A few nights ago, I looked in the fridge and realized there wasn’t really anything in there I wanted to make for dinner. I hadn’t been to the store in several days, so the choices weren’t very exciting. Hot dogs? Meh. Leftover Sloppy Joe’s? …maybe. Noodles with barbecue sauce? Nah, I did that last week… After several minutes of poking in all the cabinets and the pantry, and all the way to the back of the freezer, I gave up and went to the store.
I start on the left – the meat section – for a reason. I have no idea what else I’ll need until I pick out my meat. I like to keep my options open until I see what’s on sale. On this particular evening, it was boneless loin chops, which were even less per pound than ground pork. Go figure, but, see, that’s why I roll like I do. Once that choice was made, I had to decide how much time I had for preparation. I still had quite a bit of work to do, and I remembered that I had yet to post my simplest Chile Verde. From there, it was easy. Down the middle aisle – the equator of the store, if you will – to grab some limes in the middle of the store. Continue to the Mexican aisles – yes, two of them – for some salsa verde. Rice? Got plenty at home. Hit the express line and might as well get some Reese’s Peanut Butter Cups for dessert. Now, we’re talkin’! Let’s make some Chile Verde!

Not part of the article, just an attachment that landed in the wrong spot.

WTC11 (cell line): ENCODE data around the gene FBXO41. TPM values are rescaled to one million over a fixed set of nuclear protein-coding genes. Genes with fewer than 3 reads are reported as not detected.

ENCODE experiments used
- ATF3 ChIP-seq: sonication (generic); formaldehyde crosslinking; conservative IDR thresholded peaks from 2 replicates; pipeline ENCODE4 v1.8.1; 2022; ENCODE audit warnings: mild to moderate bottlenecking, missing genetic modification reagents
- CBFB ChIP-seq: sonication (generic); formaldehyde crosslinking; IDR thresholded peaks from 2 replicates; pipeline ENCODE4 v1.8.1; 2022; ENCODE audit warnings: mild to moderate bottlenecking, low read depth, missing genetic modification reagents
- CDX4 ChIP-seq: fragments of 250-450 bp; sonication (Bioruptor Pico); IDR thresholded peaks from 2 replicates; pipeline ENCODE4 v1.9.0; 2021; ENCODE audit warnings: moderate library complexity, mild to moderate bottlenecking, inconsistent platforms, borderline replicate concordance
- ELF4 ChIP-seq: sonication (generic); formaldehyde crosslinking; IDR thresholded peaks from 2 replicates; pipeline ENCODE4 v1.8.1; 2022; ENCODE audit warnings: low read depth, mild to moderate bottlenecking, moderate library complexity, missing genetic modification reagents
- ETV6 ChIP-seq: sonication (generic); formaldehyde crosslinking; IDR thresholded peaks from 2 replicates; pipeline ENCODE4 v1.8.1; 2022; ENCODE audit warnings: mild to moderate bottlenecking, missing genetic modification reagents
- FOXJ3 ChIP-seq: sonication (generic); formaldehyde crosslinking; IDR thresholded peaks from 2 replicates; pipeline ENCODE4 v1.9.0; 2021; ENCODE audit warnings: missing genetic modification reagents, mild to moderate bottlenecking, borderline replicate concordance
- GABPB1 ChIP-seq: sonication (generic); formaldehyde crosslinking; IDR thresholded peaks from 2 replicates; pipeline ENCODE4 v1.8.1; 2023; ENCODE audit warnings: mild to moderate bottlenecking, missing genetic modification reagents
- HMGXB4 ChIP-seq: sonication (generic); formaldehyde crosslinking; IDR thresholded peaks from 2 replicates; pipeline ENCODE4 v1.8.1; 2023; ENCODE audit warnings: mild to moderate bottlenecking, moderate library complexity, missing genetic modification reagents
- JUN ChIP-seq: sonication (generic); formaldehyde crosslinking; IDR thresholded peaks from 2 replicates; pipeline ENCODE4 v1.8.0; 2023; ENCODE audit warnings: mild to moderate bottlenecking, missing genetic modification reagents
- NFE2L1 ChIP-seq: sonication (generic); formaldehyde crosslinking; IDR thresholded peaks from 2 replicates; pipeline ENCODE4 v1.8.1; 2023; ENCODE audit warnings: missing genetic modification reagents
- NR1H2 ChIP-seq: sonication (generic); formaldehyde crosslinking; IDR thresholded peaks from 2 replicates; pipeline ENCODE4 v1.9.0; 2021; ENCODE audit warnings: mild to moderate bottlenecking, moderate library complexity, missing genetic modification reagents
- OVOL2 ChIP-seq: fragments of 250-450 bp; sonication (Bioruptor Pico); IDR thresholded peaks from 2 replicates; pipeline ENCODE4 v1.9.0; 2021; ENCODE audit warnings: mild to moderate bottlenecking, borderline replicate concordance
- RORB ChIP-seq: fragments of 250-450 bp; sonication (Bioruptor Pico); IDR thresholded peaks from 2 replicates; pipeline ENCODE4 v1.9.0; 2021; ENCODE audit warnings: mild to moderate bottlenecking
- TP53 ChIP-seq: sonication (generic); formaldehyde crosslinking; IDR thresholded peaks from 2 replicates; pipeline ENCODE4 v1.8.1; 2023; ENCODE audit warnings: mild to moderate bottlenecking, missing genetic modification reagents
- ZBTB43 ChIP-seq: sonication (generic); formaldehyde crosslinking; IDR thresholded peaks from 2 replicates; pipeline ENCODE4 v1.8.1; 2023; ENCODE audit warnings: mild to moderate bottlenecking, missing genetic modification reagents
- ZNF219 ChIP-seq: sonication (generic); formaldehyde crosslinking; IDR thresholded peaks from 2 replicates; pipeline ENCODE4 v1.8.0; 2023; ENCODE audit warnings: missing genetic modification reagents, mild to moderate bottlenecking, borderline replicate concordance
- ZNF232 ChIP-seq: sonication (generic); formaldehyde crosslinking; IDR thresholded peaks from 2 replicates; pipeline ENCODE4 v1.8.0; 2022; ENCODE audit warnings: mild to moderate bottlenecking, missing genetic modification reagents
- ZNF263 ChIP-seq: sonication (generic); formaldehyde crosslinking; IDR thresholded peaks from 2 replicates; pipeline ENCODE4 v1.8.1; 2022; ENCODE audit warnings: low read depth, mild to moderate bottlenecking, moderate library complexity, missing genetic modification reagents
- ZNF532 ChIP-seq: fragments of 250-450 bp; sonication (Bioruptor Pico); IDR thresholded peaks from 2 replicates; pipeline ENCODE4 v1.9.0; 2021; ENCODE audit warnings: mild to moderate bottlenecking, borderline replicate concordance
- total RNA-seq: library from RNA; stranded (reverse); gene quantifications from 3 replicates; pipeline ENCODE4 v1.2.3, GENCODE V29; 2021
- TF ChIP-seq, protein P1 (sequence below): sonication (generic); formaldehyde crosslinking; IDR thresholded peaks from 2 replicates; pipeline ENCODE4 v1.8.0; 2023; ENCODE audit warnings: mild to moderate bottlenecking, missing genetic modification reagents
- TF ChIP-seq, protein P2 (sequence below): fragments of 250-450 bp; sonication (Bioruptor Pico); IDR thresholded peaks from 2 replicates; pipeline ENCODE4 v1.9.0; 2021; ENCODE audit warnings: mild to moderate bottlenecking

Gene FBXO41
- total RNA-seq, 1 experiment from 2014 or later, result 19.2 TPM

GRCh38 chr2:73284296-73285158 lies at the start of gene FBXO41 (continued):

Cut pork into cubes. I usually cut it down to 1 to 1-1/2″.
Heat skillet or frying pan over medium heat. When hot, add olive oil to coat the pan. When the oil shimmers, you’re ready to go.
Add pork to pan and saute until browned on all sides.
Once the pork is browned, add juice of one lemon per pound of meat. Let it simmer for fifteen minutes.
Drain pork and return to pan. Add one bottle of Salsa Verde per pound. Once it begins to bubble, reduce heat to low and simmer for another fifteen minutes. (If you can stand to wait.)
Right before serving, and the juice of one lime per pound of meat. Stir to combine, and serve immediately with white rice, corn tortillas, and perhaps a small tomato and avocado salad.
You can use any pork cut you like. I’ve done it with chops of various types, as well as roasts. I choose my meat based on what’s on sale, which helps me stay within my budget. Remember that, in general, stew is a way to use tougher cuts of meat. The long simmering, combined with something acidic (in this case, limes), tenderizes the meat. In addition, it helps to cut tougher cuts into smaller pieces. Just something to remember…
I should also mention that I have a more complex Chili Verde recipe I use when I have more time to marinate the pork. On those days, chances are I’m going to use more tender cuts, and may well cut them into larger cubes. Again, just something to keep in mind.
If you’re in a bind, you can omit the limes.
As you’ve just seen, Mexican food can be dead simple to prepare. So the next time you have a hankering for South-of-the-Border fun, keep this recipe in mind. And don’t forget:
Play with your food!
Did you like this recipe? What recipes would you like to learn? Leave me a comment and tell me your thoughts! (And don’t forget to LIKE this post!) Share it using the tiles below.